Racial Bias Is Inherent in State Felony Disfranchisement Laws

Racial disparities in the criminal justice system have an undeniable impact on our political landscape. The 9th Circuit Court of Appeals considered the nature of that impact when it recently heard arguments in Farrakhan v. Gregoire, which challenges the legality of Washington State’s felony disfranchisement law.

In Washington State, people with felony convictions are barred from voting until they are released from state supervision. Because of significant racial discrimination in Washington’s criminal justice system, a disproportionate number of black, Latino and Native American Washingtonians are denied the right to vote.

In Farrakhan v. Gregoire, the NAACP Legal Defense and Educational Fund argued that the racial bias inherent in Washington’s criminal justice system interacts with the state’s felon disfranchisement law resulting in the dilution of minority voting strength. This dilution violates Section 2 of the Voting Rights Act (VRA), which prohibits any voting practice or procedure that results in discrimination on account of race.

As the ACLU argued in an amicus brief, a voting practice that has a disparate impact on minority voting violates the VRA when the evidence shows that the impact is due to race discrimination and not to other nonracial factors. There is significant evidence that race discrimination is infused throughout Washington’s criminal justice system, and that disparities in everything from arrest to imprisonment rates cannot be explained by other factors.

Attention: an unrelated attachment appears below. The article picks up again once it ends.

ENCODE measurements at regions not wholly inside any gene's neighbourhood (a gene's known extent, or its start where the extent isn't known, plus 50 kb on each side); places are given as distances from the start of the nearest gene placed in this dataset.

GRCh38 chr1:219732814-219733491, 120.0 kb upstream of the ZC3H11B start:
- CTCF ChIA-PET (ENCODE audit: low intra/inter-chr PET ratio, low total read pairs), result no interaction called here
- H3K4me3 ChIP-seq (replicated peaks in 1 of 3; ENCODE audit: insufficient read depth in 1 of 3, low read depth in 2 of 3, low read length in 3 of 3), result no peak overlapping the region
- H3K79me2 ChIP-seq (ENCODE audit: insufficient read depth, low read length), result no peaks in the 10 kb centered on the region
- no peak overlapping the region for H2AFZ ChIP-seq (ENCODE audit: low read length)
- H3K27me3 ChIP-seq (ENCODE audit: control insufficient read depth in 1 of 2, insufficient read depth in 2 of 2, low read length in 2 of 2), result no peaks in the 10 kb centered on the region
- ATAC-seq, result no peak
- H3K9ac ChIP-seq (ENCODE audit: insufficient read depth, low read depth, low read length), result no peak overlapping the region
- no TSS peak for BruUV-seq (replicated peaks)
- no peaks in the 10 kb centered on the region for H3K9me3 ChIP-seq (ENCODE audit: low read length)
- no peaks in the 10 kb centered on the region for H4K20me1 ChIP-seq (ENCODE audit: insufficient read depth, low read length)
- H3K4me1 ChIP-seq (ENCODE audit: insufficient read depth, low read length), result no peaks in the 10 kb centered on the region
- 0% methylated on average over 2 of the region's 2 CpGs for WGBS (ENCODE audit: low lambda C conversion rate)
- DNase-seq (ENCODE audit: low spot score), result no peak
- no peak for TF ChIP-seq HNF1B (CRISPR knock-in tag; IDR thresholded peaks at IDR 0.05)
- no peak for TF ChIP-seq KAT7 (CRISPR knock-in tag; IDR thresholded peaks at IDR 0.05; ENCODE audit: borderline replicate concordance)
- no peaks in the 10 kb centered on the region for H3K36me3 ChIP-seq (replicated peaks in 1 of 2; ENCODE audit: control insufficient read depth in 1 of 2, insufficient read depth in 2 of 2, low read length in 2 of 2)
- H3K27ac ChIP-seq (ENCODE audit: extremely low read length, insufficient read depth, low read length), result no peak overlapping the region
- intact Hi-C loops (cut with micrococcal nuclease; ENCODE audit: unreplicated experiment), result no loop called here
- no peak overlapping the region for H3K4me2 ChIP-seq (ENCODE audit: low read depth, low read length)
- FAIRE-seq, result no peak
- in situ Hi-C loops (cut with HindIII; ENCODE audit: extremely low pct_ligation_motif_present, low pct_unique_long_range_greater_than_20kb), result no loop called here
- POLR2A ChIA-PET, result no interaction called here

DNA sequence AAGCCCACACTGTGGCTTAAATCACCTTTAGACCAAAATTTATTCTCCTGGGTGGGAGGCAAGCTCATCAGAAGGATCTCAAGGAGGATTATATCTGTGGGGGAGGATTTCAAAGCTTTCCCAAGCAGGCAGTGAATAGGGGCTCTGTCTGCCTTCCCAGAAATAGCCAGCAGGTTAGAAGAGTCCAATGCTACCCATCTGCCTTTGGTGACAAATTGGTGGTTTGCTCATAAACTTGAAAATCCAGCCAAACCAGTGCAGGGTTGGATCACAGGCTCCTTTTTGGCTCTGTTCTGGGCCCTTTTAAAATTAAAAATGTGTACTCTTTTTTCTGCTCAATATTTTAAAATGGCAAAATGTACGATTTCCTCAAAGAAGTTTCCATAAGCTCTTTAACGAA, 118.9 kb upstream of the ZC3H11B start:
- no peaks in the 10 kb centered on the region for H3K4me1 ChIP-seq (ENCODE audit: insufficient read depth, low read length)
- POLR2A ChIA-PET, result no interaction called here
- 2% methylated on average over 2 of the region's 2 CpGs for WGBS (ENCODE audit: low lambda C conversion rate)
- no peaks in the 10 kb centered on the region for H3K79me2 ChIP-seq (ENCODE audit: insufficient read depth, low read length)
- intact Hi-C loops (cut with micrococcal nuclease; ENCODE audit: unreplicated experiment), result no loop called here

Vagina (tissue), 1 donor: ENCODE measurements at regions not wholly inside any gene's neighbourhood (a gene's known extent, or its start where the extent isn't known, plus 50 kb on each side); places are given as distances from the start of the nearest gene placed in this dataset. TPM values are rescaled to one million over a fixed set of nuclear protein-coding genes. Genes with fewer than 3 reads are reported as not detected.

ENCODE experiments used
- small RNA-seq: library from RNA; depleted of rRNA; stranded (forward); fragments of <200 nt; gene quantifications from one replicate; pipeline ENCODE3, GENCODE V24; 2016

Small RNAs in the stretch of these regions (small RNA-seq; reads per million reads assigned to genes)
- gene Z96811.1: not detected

For example, research has shown:

The Seattle Police Department [] arrested African Americans and Latinos for drug possession at rates much higher than their proportion among users. Whites, on the other hand, were arrested for drug possession at rates much lower than their proportion among users.

And:

African Americans in Washington State were over nine times more likely to be in prison than Whites, even though the ratio of Black to White arrest for violent offenses was only 3.72:1.

Based on this and other evidence, a three judge panel of the 9th Circuit ruled back in January that Washington’s disfranchisement law does in fact violate Section 2 of the VRA. However, in response to pressure to conform its decision with other circuit courts which have rejected similar claims, the entire 9th Circuit is now reconsidering that ruling en banc (as a whole).

The negative impact of Washington’s felony disfranchisement law on minority communities is representative of what it happening in places all over the country. Across America, more than 5 million Americans are denied the vote because of criminal convictions and 4 million of those are in our communities, working, raising families, but are denied their political voice. Moreover, over 1.4 million of our disfranchised citizens are African-American.

Regardless of the legal outcome in Farrakhan, it is time for the nation to take action to address these unfair barriers to the right to vote. Congress should pass the Democracy Restoration Act, a bill that would restore voting rights in federal elections to the nearly 4 million Americans who have been released from prison and are living in the community. This bill would create a uniform standard across the country in federal elections, and strengthen our democracy by creating a broader and more just base of voter participation.

The time has come to uphold our nation’s democratic principles, and let all Americans exercise their fundamental right to vote.

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